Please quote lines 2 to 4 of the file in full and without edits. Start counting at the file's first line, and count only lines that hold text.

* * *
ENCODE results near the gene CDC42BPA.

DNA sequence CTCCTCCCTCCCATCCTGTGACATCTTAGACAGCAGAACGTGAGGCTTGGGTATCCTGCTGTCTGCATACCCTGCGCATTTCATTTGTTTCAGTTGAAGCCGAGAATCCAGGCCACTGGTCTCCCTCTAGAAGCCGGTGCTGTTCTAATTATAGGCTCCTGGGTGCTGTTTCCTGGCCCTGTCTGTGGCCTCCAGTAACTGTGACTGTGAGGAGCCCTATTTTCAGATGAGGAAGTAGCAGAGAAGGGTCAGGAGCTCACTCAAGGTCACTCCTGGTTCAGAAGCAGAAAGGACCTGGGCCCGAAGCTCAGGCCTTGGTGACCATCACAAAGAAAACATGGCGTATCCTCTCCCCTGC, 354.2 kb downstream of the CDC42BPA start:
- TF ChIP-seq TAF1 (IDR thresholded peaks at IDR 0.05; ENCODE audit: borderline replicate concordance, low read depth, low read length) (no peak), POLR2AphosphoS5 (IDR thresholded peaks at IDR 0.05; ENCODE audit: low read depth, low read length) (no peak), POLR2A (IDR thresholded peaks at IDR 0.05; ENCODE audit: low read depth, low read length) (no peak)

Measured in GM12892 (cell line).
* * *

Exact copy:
DNA sequence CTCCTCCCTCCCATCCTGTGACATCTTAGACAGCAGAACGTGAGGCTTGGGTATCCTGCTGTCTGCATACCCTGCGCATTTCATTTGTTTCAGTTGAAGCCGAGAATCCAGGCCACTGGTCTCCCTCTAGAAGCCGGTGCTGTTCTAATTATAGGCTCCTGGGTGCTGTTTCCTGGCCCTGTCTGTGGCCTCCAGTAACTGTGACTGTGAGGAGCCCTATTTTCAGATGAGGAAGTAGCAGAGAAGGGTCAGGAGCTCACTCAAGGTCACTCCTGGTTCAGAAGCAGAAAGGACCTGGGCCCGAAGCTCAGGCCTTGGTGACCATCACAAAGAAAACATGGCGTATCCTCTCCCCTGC, 354.2 kb downstream of the CDC42BPA start:
- TF ChIP-seq TAF1 (IDR thresholded peaks at IDR 0.05; ENCODE audit: borderline replicate concordance, low read depth, low read length) (no peak), POLR2AphosphoS5 (IDR thresholded peaks at IDR 0.05; ENCODE audit: low read depth, low read length) (no peak), POLR2A (IDR thresholded peaks at IDR 0.05; ENCODE audit: low read depth, low read length) (no peak)

Measured in GM12892 (cell line).